Figuring out when summer ends and fall begins is much less clear in the Sonoran Desert than in other parts of the country. The Arizona-Sonora Desert Museum has defined fall as beginning when the monsoon ends, usually mid-September. Early in the season the daytime temperatures often rise again to near June levels, but the dry air results in comfortable mornings and evenings. In September the days are lengthening and the nighttime temperatures are dropping. While fighting our late-summer torpor may be a bit of a challenge, now is the time to get outside to plant cool season vegetables.
Start with a few basic questions.
What do you and your family like to eat? Make a list of your favorite vegetables, ranked in order of preference. This will make a useful guide for deciding how much to plant of each.
How much space is available? Plan your garden on paper first. Draw a map showing arrangement and spacing of crops. In your plan, place tall and trellised crops on the north side of the garden so they won’t shade the shorter vegetables. Vegetables grow best in a level area with loose, well-drained soil, and at least six hours of sun. It is important to locate your garden near a good and easily accessible supply of water so that taking care of your garden will be convenient.
The ideal soil is deep, well-drained and has a high organic matter content. Proper soil preparation provides the basis for good seed germination and subsequent growth of garden crops. Till the garden soil thoroughly, adding in amendments as needed. For tips on soil preparation for desert vegetable gardens, visit gardenoracle.com. After breaking up clumps and smoothing the surface, water the beds and let them rest for a week before adding seeds or seedlings.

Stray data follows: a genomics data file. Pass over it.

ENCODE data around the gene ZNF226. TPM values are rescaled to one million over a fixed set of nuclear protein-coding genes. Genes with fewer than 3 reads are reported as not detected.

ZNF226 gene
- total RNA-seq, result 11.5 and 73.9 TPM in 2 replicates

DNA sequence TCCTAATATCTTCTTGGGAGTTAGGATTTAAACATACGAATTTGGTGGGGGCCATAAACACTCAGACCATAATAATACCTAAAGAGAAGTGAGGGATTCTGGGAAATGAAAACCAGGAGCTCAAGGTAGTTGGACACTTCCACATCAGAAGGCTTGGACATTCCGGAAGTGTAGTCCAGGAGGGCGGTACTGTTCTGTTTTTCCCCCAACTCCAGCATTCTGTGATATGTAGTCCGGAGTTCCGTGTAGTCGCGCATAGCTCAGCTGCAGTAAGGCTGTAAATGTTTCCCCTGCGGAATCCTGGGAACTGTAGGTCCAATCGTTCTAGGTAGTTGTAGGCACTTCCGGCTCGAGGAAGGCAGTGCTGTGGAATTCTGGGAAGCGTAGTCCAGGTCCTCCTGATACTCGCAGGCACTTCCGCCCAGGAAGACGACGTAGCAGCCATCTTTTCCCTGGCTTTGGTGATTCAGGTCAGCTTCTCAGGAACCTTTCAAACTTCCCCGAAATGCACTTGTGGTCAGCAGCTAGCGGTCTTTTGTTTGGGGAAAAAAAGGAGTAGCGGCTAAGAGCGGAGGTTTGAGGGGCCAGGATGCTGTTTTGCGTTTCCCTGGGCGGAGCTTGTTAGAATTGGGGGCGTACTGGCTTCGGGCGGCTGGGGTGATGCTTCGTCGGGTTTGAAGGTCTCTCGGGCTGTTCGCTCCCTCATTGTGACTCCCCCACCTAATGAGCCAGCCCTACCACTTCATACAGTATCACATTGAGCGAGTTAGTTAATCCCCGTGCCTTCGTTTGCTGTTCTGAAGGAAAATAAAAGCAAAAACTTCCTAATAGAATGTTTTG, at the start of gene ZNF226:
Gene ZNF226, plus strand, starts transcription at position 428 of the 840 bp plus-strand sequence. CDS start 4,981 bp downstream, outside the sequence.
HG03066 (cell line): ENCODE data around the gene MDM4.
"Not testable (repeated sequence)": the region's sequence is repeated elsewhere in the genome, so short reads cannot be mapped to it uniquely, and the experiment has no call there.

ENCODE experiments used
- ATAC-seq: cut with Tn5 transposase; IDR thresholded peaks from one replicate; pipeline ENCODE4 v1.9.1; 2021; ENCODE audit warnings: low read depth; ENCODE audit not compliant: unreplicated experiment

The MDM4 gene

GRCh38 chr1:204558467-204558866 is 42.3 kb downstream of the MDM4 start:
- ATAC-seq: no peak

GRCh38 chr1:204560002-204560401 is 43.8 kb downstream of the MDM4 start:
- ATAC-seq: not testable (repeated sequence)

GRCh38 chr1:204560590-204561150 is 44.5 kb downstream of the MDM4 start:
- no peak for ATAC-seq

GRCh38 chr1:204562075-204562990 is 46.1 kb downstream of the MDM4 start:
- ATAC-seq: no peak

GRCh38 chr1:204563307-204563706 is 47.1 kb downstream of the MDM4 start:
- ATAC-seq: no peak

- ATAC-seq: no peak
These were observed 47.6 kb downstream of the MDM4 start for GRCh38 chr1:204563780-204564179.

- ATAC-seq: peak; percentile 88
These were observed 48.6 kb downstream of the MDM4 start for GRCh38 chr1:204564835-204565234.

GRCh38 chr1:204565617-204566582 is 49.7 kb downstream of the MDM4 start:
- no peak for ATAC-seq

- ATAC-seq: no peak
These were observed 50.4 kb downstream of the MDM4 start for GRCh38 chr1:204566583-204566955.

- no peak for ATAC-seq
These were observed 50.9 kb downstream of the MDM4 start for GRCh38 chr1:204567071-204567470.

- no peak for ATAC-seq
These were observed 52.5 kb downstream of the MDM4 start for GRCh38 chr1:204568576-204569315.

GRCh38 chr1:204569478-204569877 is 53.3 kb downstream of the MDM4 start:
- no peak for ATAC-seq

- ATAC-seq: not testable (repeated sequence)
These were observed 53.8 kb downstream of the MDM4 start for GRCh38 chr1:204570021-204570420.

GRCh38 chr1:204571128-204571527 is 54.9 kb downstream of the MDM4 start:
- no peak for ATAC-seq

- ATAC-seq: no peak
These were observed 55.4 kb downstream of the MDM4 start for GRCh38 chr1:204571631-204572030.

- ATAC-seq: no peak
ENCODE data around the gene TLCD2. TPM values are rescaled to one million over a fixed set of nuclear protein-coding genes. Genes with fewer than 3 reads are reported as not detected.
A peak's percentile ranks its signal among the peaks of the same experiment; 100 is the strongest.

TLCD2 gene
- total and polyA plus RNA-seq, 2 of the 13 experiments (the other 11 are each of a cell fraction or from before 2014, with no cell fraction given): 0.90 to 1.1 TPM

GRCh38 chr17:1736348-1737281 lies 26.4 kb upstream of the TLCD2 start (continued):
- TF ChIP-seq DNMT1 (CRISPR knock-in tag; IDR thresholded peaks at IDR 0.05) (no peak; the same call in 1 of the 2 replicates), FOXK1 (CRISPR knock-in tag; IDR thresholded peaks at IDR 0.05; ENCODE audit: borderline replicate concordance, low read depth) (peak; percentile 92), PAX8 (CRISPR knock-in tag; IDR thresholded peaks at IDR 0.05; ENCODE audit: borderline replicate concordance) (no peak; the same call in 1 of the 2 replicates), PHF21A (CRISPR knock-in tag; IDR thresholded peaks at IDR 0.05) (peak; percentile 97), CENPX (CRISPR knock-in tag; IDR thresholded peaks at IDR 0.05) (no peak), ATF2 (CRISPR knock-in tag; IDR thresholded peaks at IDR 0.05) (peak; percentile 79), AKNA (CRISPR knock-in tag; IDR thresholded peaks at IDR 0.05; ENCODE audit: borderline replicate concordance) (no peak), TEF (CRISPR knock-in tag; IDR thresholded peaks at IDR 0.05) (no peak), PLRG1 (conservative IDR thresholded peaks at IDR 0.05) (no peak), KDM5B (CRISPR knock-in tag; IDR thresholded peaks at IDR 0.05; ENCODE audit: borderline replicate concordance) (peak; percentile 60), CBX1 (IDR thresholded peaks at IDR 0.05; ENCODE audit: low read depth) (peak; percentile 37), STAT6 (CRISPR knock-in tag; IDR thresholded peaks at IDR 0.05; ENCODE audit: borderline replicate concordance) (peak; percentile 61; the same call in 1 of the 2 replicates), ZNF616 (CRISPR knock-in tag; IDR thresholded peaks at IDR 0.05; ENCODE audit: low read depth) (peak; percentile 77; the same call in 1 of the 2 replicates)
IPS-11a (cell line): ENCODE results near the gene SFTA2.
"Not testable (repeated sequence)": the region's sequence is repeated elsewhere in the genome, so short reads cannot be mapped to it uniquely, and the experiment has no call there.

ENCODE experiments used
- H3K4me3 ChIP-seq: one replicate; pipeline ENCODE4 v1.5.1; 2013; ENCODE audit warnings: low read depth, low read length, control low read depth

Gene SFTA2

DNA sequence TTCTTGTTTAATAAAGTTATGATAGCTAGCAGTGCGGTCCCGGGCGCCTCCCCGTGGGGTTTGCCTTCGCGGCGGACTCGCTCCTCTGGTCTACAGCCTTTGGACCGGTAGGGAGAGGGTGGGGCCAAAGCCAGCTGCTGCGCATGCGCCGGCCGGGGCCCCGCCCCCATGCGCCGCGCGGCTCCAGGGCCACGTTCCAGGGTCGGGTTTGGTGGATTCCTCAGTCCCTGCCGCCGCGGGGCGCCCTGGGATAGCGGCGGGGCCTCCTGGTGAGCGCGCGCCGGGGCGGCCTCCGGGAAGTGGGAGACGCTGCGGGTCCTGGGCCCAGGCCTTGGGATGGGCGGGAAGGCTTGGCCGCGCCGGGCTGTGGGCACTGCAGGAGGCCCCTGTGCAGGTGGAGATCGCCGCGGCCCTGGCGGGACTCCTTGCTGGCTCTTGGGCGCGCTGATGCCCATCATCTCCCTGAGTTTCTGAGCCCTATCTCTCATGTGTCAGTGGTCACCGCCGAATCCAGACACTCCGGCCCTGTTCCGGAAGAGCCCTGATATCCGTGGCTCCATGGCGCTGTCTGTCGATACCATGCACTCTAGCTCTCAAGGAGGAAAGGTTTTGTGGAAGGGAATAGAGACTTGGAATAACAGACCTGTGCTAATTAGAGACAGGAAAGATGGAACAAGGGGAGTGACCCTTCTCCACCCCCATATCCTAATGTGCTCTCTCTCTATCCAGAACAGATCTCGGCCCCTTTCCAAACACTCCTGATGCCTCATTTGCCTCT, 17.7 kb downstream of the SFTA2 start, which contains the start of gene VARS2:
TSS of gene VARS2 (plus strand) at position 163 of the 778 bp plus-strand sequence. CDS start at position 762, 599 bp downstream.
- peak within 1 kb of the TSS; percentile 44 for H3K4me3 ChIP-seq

There is no short-cut to good vegetable garden bed preparation. Excellent groundwork up front will give you delicious rewards until April or even May. You can maximize your garden’s yield with succession planting. Refer to your garden plan, which will tell you how many rows of each crop you want. For example, if you plan four rows of salad greens, then plant one row of seeds and wait two to three weeks to plant each successive row. With good planning, you can enjoy fresh salads from your garden until late spring.
It’s fun to trellis snow peas or sugar snap peas along the north end of your bed. Many types of greens do well here, including mesclun mixes, arugula, oak leaf, butter-crunch … really any loose-leafed lettuce. Other greens that are great for desert gardens are spinach, bok choy, Swiss chard and kale. You can grow greens from seed or buy pony-packs of seedlings at your favorite local nursery. These are preferable over chain store seedlings, which are often loaded with neonicotinoids (pesticides that are harmful to pollinators) and typically are poorly cared for during the crucial growth time from seed to seedling.
Fall is also time for brassicas. These include broccoli, Brussels sprouts and cauliflower. They do better here if purchased as seedlings (as opposed to planting seeds).
If you are using raised beds, there is nothing quite as delicious as home-grown carrots. They are best grown from seed. My favorites are scarlet nantes and red cored chantenay from Native Seeds/SEARCH in Tucson (nativeseeds.org). Since NS/S is based in the Sonoran Desert their seeds and gardening tips are geared to our unique climate. I buy all my vegetable seeds from them, since their varieties are all arid lands adapted.
Bunching onions are a great addition to your “salad” garden. Purchased as bulbs and harvested when green, try the fabulous I’itoi’s onion from NS/S. And don’t forget radishes and turnips!
After the initial planting, water the beds often enough to maintain surface moisture until the seeds have sprouted. Once germination has occurred and plants are growing, reduce your watering schedule to once every day or two. After a week, reduce it even further, watching for signs of drought stress. Your winter garden watering goal should be once every five or six days, but water needs vary, depending on temperature and rainfall.
Monthly fertilization guarantees that the plants have all the nutrients necessary to produce at their peak. And best of all, winter gardening has very few pests. There really is no greater pleasure than harvesting meals from your own backyard. Happy fall gardening!
Aviva Tirosh is a certified desert landscaper through the Desert Botanical Garden in Phoenix. Her award-winning xeriscape designs have been featured in the Tucson Botanical Gardens Home Garden Tour, Tucson Home Magazine and Tucson Lifestyle Home and Garden. She owns Dos Lobos Landscaping, providing consultation, design and installation of sustainable native gardens. Aviva can be reached at firstname.lastname@example.org.
Photo by Aviva Tirosh